I'm using IAR kicstart, with the optimizations turned all the way up. This code uses 570 bytes of flash, 51 bytes (50 for the stack, so the code really uses only one byte) of ram, and 12 byes of constants (also flash).
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Your functions and definitions, though descriptive, are rather long and will require lots of typing (or copy/pasting).

Instead, use abbreviations for the names, and comment the code to describe what the function performs. That way, a programmer is not obligated to type out the full title.


Actually, I wanted it to be that way. And wont be changing it ;)


All MSP430 program are REALLY small anyway, there is really no need to shorten the name of functions and variable. I do work on million of line of code software... And in those shorter name for some stuff that come few thousand time are useful. But in this case, it doesn't. You will can run out of flash within a few minute at typing even with those long name anyway...


It actually welcome to have longer descriptive information for function name. The goal was not just to make it work, but also provide details information for all the configuration option. Even option that had was set by default, I created define name for it so it clear what information is used. It not needed to use them, but it make it clearer for people starting with it to understand what going on.


And by that, the code I made can read alot like the datasheet of HD44780. I used the same time range specified, the same name for the different function you can call... I've actually decided to write it this way because other people lcd lib were not written this way and not functional, and what they did didn't fully match the datasheet... So it was hard to understand what they did wrong.


My goal was also to keep the footprint small. So compiled with mspgcc, the size is 420byte. Lot of optimization is left to be done, but I'm ok for the moment.


It not perfect, but does the job for me and is a much better design to actually compare with the datasheet.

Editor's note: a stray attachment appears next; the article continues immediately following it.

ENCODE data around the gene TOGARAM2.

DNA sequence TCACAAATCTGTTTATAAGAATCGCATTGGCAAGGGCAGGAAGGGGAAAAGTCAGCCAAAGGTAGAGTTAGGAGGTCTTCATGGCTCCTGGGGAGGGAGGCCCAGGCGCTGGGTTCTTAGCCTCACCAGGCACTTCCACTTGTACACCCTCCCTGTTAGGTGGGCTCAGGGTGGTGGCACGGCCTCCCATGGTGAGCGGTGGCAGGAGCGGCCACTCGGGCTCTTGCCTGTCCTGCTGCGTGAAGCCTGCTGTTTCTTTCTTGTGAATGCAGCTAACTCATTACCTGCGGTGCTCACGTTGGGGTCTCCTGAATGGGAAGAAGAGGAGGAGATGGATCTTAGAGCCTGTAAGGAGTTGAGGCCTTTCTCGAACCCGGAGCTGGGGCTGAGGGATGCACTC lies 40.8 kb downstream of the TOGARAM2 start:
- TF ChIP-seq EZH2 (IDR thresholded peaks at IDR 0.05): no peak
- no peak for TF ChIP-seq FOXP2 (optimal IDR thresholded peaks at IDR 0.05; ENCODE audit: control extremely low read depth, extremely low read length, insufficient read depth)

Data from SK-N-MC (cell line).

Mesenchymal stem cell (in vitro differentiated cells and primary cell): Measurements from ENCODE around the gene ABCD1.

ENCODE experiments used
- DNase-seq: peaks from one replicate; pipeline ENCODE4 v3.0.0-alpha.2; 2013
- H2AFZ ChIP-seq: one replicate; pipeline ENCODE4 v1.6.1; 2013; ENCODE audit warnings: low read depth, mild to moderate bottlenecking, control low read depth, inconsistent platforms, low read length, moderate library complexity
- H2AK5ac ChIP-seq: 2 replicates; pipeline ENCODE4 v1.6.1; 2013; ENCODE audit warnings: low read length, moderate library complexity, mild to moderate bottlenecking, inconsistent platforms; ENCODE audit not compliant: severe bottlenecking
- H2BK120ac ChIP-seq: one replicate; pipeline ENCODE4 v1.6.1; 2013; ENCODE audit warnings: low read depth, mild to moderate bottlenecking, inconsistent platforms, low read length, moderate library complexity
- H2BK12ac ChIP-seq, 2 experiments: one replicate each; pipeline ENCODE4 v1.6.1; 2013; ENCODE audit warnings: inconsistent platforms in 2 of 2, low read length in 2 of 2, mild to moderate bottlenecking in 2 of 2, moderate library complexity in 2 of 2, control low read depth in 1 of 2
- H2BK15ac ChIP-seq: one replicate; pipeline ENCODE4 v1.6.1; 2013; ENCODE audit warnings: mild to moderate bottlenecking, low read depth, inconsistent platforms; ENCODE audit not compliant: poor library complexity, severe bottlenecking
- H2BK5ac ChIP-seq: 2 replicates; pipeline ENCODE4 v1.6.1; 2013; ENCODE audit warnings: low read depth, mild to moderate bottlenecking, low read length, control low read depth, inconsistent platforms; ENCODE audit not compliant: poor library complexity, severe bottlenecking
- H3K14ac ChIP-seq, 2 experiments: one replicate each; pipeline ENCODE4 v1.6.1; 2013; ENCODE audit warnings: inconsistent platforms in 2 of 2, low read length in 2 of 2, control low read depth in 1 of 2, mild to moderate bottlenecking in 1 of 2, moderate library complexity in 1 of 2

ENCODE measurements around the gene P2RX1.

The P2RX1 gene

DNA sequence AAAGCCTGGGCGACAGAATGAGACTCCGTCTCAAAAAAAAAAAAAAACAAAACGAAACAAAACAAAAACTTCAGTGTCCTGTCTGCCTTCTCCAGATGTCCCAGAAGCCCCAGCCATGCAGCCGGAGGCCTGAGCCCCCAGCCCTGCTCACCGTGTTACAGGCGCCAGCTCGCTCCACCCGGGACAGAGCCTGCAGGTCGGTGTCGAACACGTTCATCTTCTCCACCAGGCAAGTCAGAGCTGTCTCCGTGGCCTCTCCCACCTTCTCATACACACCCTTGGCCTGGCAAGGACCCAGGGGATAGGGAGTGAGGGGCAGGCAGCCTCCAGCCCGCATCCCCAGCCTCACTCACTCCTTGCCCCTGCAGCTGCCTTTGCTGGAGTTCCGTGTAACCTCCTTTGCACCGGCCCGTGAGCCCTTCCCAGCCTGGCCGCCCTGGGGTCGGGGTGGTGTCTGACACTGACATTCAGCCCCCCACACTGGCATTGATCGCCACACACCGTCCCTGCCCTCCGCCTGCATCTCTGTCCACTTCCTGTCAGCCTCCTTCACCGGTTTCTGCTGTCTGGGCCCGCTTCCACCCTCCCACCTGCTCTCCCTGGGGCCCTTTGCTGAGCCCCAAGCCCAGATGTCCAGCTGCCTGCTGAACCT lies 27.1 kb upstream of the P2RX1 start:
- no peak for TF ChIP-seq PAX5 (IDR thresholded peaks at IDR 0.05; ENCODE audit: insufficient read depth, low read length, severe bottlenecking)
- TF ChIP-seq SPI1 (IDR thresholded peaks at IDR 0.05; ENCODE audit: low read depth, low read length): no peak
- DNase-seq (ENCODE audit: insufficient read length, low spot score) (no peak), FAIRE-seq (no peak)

But what great, is everyone can provide their own flavor here ;) I did this for me and to help my dad (who had issue with current people code especially because they just seem to do something but with no flexibility / details of what they are actually doing).


There is things I don't like in my code rightnow, and the primary one is the fact you need to edit the .h to change the pin / port usage. I need to find a memory efficient way to make it configurable from the main C file, maybe by using a structure... Anyway not sure yet on how to do that part.

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  • 1 year later...

Ah, I missed a line. Here is the corrected version of that command in context with this program:

rs ? (P1OUT |= RS) : (P1OUT &= ~RS);

Thanks for catching that. I'll fix it so other people don't stumble on it.


There had been several programs I was working with at the time, jumping from program to program that used almost the same functions. In one of those programs, I used a char variable as an 8-bit compact set of bool variables. A char and a bool use the same amount of ram (8 bits), but a bool is used for the least significant bit, and the rest are truncated. I had several global bools, but little ram. So I used a char to hold 8 bools, and I toggled the bit I needed, and read that bit when required, then determined whether it was true or false.


I could even use that 8 bits as 4 bools and a 4-bit counter. There are all kinds of ways to compress things.